If the electricians put slack in the circuits to the panel, this should be relatively easy. But I do recommend clipping off the stripped bits and restripping the wire (to get rid of the work-hardened copper and Al on the ends).
If there isn't enough slack, this can be a real PITA.
You will have to do extensive pre-planning on your breaker allocations to make sure that none of the circuits come up short.
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Chris Lewis, Una confibula non set est
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My existing panel is framed into the side of my house with an underground feed and the wall is stucco. I was just trying to avoid the patching and painting part of this project. I found a website that sells upgrade kits to use on existing panels. It looks like it has a spot for a new bolt on main breaker and utilizes the old box to mount new bus bars and the whole shooting match will be new on the inside. The breakers are supposed to be a new and improved stab-lok type.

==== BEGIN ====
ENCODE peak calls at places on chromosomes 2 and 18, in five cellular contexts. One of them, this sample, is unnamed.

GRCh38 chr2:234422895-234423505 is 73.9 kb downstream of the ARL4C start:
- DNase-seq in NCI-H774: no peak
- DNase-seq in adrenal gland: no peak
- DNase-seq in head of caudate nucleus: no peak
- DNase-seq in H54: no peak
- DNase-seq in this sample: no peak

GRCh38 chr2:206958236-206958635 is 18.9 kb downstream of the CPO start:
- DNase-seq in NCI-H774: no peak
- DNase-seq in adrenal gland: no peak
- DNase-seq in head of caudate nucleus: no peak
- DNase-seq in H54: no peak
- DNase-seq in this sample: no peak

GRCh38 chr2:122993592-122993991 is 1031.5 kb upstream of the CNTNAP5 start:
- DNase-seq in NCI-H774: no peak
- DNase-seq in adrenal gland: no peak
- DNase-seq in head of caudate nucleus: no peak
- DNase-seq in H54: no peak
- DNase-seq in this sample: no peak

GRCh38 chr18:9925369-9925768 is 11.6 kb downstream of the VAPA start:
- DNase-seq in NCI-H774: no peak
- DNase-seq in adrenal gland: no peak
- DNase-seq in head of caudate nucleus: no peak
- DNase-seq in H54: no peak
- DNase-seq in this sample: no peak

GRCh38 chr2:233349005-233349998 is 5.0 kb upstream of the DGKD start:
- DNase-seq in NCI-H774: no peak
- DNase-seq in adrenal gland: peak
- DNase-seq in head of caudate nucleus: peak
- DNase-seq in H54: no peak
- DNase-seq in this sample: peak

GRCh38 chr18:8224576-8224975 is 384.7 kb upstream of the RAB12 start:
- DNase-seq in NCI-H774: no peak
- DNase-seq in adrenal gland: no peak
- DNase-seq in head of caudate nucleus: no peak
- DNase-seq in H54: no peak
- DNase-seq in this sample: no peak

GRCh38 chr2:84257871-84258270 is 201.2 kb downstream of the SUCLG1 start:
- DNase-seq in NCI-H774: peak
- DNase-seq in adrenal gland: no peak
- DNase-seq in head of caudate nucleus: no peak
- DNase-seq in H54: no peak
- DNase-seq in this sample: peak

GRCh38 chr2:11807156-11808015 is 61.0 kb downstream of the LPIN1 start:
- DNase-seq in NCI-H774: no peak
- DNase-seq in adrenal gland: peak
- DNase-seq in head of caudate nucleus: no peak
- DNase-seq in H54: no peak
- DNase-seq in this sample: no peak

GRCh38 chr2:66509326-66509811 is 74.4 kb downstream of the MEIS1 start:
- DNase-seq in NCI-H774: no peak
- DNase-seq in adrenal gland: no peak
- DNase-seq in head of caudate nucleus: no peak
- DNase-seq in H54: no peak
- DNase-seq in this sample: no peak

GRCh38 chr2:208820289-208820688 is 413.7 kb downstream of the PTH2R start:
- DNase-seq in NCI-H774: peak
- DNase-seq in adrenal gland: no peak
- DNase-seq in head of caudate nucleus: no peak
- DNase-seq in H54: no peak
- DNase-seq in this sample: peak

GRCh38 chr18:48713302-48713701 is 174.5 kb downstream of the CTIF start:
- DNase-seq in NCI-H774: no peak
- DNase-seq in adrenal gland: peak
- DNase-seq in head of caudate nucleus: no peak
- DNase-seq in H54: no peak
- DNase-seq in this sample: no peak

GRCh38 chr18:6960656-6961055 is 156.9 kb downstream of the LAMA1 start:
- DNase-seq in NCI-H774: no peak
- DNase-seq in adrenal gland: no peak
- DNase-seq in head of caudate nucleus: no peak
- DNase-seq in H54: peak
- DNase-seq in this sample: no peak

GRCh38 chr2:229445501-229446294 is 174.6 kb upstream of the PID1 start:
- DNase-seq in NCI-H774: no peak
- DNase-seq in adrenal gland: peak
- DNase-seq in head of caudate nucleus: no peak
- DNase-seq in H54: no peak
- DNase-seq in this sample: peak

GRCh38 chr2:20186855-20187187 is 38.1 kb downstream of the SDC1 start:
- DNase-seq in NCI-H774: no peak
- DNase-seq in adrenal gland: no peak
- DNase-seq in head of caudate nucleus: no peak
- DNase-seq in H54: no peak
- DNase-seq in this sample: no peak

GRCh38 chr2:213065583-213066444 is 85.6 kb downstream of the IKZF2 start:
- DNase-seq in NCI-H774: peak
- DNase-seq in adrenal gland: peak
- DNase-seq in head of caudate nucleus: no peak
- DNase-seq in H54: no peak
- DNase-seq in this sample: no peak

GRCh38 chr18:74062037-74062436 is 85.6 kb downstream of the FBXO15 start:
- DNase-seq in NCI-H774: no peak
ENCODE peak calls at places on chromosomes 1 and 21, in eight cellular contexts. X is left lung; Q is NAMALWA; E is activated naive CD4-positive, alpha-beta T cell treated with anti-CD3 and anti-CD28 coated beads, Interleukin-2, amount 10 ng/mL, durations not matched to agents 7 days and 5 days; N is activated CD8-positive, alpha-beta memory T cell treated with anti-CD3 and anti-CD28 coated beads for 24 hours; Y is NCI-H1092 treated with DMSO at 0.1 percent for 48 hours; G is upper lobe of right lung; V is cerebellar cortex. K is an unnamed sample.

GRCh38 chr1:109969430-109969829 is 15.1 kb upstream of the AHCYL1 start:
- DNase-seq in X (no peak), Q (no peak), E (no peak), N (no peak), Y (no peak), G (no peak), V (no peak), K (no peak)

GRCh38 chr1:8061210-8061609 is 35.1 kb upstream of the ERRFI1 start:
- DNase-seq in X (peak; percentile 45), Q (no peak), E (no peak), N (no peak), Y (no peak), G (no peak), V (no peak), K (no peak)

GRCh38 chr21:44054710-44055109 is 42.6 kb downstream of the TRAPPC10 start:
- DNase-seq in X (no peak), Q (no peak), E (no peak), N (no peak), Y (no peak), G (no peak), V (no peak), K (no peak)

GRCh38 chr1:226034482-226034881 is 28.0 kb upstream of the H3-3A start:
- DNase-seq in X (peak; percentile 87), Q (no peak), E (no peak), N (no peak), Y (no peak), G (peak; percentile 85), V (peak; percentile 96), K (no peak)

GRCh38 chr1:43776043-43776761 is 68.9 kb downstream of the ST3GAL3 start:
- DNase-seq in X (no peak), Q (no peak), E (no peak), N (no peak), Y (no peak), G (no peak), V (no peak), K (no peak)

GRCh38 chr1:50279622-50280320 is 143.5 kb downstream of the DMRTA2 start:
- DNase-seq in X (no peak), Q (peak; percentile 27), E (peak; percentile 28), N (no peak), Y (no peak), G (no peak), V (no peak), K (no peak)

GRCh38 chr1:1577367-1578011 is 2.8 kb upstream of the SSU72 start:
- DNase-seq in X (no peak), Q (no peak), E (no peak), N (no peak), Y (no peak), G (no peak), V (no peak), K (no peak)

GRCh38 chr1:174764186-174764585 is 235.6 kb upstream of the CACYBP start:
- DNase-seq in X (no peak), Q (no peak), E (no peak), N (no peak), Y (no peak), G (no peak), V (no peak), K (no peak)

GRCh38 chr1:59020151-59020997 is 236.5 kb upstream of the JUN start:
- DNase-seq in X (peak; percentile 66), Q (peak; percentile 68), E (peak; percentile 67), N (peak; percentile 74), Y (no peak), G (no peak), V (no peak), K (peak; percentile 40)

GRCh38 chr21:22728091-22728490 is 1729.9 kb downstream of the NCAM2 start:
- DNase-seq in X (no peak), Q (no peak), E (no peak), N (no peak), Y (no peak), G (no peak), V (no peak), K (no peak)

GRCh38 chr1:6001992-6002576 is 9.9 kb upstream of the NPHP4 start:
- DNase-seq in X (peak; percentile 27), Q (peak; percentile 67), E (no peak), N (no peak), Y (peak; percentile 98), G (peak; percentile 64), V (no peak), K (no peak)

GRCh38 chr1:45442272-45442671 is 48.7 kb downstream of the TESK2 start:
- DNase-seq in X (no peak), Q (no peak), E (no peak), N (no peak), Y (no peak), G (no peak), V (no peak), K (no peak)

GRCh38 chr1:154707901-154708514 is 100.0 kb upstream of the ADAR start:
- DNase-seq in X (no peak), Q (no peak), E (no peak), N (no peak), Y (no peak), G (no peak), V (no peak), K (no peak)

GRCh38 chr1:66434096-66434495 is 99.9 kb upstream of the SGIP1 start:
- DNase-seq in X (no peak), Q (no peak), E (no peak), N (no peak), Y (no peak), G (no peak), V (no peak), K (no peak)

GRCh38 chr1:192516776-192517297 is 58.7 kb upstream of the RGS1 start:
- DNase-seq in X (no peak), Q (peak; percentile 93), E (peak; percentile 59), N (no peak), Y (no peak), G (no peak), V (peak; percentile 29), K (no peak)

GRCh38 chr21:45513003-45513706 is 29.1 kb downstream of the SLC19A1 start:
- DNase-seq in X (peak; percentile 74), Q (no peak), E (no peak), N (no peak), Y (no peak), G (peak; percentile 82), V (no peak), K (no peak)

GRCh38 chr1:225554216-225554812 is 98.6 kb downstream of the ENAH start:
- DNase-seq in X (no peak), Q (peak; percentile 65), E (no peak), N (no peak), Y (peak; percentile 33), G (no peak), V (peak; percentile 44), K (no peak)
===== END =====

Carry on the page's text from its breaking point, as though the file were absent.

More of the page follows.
Has anyone else heard of these or tried using them?

Plenty of slack, so swinging the drops will be no problem.
I checked all my aluminum connections like you said. I didn't know if the wire nuts were the right ones so I replaced them on two of the hardwired circuits. I inspected the wires and they all looked good with no signs of arcing or corrosion. I applied some noax grease with al/cu rated wire nuts in the 4 gang box next to each appliance, and I went ahead and replaced the 240V dryer outlet just so I knew all my aluminum connections were up to snuff.
Thanks for your comments Chris, I appreciate any input on this subject.
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Chris Lewis posted for all of us....

He he that's punny...
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Tekkie